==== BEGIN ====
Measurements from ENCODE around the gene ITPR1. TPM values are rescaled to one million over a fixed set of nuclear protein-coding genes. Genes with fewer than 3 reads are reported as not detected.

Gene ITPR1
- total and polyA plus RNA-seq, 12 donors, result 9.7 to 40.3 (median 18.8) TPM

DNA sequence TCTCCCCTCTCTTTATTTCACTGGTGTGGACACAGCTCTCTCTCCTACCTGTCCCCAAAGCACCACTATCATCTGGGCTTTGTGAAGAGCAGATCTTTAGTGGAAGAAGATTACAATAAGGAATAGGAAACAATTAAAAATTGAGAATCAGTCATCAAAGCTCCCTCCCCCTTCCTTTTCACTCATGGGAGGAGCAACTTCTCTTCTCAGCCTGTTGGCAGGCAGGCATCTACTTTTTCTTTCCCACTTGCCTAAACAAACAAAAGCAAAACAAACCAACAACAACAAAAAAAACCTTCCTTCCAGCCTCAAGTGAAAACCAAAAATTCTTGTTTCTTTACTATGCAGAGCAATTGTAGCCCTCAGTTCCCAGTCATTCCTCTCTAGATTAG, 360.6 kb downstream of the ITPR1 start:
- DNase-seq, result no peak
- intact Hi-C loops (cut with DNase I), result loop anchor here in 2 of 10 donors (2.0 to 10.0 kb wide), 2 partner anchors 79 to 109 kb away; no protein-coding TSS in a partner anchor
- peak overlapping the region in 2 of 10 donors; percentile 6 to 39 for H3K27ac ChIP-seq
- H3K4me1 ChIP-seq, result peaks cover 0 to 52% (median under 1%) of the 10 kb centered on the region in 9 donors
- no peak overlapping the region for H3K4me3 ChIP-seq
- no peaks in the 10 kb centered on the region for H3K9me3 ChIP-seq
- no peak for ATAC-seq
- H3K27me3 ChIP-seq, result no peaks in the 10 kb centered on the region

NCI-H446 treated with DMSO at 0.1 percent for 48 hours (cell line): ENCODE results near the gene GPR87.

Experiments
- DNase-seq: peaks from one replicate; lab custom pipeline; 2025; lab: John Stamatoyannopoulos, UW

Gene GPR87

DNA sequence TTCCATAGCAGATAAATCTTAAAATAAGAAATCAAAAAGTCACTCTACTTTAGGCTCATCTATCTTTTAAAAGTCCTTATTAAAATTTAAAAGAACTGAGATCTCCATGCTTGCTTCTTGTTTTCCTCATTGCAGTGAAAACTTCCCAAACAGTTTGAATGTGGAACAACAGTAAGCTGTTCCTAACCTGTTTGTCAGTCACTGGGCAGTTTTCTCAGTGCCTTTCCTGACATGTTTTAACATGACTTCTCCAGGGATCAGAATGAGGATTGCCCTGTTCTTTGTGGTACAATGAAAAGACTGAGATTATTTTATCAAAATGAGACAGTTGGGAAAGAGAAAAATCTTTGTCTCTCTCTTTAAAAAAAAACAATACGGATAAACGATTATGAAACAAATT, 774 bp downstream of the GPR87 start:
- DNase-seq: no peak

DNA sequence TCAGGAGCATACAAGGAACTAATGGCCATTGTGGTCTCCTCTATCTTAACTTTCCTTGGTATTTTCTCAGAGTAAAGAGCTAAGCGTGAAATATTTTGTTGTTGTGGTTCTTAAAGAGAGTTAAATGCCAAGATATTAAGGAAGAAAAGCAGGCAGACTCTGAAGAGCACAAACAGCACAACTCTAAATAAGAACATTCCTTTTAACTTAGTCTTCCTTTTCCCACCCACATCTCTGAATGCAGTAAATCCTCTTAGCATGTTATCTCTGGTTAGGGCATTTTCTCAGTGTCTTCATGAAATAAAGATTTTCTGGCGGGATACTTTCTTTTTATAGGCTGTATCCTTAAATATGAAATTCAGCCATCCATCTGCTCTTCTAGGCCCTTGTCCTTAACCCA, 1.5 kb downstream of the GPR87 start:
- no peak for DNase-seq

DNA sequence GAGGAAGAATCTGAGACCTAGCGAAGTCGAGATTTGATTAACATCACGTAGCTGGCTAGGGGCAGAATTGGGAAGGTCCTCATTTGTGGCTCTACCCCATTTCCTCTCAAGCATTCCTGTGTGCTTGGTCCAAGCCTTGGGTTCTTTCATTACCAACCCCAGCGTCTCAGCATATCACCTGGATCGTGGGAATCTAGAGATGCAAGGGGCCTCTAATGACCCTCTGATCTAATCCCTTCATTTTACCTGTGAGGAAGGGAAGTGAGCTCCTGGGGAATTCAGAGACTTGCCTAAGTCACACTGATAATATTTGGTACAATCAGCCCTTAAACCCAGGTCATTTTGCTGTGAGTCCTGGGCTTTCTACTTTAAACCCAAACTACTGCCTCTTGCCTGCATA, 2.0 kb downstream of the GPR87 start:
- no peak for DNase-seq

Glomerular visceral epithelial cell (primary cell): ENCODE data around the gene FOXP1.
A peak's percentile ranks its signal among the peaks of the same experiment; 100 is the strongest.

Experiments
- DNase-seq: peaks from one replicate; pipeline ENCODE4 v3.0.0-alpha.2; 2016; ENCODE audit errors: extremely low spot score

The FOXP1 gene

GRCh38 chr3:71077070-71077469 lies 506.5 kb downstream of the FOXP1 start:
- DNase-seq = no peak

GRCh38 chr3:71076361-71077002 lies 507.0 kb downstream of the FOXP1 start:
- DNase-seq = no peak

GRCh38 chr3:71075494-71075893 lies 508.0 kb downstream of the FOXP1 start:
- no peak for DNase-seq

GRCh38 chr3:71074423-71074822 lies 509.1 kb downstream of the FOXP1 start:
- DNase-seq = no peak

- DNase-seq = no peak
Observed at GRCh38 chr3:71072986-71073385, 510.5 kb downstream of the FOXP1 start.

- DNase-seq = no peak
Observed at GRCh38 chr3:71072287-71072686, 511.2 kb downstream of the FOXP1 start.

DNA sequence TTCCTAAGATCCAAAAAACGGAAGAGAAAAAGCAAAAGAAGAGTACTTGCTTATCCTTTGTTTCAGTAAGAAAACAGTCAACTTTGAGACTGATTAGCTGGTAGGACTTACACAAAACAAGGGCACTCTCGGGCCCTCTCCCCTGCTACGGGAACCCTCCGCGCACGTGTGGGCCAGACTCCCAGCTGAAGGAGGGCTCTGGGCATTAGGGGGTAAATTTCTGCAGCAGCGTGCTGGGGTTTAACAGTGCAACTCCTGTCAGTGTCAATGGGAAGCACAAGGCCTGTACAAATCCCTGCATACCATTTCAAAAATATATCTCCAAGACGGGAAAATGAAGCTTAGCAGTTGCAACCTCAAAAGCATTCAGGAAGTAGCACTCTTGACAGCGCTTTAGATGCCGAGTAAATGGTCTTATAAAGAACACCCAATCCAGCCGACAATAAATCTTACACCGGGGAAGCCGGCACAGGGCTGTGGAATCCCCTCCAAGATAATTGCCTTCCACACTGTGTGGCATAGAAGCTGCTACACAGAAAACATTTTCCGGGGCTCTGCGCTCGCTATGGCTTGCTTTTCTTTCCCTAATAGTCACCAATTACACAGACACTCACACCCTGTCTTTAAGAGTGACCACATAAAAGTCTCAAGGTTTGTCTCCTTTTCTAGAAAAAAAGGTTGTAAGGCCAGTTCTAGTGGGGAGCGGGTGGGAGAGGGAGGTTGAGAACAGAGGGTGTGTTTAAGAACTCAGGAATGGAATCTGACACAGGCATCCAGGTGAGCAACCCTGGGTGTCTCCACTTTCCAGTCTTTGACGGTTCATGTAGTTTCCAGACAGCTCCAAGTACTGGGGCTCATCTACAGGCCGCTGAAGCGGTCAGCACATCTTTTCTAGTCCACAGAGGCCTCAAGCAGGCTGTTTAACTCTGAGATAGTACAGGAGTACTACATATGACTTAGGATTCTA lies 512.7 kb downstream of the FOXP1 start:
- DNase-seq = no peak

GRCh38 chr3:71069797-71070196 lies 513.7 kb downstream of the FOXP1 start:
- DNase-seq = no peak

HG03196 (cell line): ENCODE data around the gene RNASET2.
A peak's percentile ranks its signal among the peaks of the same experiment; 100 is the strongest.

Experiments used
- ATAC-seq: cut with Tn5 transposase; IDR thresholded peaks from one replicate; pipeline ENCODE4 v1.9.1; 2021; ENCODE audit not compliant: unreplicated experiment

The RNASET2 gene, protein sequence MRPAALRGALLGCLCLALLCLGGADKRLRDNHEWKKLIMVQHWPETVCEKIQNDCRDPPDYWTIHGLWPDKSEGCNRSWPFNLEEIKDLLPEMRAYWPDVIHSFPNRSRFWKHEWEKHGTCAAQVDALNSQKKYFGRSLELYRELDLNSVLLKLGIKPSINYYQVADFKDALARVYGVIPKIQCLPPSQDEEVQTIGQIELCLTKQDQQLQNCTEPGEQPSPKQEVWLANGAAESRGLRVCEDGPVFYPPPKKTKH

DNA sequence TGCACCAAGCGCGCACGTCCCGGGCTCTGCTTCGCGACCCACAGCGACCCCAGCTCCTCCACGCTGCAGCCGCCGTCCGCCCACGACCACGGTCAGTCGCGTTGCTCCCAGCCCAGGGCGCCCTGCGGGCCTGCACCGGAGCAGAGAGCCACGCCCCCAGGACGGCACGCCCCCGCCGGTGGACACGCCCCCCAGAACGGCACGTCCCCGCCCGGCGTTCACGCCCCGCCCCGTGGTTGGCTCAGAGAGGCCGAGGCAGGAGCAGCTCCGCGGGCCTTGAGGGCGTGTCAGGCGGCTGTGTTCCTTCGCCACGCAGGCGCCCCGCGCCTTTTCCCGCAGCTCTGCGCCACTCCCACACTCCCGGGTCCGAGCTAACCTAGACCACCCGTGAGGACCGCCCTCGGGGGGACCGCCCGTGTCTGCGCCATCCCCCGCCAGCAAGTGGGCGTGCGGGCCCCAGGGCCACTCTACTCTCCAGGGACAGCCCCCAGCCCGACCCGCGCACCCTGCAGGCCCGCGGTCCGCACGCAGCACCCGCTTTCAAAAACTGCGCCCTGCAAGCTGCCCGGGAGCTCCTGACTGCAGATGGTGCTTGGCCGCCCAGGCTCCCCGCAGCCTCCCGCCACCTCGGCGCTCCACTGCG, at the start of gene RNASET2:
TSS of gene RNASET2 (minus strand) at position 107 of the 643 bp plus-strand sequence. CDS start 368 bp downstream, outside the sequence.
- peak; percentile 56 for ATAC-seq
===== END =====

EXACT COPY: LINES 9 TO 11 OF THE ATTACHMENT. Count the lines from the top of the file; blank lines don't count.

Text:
- no peak overlapping the region for H3K4me3 ChIP-seq
- no peaks in the 10 kb centered on the region for H3K9me3 ChIP-seq
- no peak for ATAC-seq